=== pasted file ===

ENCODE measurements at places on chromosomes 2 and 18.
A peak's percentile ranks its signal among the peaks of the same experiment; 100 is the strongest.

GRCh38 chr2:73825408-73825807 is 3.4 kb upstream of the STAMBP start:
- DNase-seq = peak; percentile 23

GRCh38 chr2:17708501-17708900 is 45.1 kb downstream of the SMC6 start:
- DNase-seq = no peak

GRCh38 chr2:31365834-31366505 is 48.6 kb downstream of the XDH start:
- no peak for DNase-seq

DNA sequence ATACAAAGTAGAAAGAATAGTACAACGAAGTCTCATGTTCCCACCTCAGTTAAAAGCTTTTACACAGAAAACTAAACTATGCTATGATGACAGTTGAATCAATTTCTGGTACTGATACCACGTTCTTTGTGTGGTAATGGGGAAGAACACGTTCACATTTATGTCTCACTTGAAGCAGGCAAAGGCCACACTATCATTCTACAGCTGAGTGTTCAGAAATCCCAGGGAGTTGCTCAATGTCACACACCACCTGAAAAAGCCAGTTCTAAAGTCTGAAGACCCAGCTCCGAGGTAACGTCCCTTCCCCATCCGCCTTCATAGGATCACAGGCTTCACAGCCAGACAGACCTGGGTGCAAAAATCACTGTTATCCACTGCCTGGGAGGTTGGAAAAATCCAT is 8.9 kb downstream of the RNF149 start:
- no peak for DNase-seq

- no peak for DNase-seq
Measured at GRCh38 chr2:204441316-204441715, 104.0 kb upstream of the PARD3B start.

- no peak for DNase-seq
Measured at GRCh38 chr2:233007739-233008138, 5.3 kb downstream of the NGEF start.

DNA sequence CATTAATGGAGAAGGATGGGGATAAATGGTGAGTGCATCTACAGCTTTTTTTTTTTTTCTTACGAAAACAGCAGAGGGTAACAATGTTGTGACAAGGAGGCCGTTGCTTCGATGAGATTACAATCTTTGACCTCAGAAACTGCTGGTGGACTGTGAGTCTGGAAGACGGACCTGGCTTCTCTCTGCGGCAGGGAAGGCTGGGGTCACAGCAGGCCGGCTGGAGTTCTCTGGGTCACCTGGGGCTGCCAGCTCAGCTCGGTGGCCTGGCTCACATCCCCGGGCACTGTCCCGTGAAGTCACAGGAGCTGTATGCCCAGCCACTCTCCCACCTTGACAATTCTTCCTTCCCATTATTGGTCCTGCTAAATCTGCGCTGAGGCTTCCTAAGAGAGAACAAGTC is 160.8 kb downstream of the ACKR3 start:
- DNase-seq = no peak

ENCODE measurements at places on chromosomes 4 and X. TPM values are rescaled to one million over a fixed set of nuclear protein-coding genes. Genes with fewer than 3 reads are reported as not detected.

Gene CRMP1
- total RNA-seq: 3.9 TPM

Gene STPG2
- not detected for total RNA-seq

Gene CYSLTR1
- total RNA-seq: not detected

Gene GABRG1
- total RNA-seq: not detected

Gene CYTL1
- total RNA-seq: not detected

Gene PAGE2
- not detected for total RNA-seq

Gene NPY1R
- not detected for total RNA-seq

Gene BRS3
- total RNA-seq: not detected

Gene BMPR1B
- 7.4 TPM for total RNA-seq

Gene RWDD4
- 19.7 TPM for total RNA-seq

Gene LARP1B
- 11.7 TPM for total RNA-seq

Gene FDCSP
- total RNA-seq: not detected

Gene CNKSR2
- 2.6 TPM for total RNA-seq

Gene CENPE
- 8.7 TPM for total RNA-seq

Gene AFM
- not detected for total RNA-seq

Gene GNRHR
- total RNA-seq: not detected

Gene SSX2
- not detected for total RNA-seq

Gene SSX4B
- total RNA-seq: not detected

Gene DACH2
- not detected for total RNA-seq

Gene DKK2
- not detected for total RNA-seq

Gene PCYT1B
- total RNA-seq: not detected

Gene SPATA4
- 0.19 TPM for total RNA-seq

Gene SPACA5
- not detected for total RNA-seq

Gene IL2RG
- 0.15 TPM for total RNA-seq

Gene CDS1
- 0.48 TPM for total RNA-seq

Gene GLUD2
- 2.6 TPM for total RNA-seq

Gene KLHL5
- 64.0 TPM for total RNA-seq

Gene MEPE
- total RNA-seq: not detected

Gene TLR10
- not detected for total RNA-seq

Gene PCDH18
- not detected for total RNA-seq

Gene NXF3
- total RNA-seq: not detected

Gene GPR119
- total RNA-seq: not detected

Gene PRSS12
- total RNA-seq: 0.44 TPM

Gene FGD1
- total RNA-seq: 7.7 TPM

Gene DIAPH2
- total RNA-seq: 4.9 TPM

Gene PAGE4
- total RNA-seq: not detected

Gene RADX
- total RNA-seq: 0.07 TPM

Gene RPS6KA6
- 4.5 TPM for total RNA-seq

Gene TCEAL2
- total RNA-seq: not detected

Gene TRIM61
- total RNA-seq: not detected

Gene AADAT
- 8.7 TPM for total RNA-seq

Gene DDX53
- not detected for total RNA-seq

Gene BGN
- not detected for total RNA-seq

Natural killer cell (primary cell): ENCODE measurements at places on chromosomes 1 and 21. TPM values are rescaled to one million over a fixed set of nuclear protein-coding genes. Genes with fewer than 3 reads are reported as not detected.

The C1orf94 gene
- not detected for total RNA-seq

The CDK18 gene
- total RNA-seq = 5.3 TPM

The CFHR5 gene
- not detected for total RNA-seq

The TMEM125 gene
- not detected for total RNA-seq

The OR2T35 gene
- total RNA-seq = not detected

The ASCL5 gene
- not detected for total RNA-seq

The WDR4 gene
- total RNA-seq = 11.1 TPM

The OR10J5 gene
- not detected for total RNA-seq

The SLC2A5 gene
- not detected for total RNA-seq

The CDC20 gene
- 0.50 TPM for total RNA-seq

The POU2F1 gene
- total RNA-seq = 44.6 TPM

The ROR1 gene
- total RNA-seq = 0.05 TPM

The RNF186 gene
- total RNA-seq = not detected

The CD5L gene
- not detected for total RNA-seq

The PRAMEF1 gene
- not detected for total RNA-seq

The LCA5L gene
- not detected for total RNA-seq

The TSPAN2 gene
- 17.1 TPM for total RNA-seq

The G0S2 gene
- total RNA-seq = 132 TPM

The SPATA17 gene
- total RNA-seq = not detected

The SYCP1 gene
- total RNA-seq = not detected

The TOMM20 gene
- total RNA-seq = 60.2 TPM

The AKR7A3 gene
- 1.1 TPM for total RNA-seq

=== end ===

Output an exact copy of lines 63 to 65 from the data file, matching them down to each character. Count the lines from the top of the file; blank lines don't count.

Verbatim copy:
- not detected for total RNA-seq

Gene IL2RG
- 0.15 TPM for total RNA-seq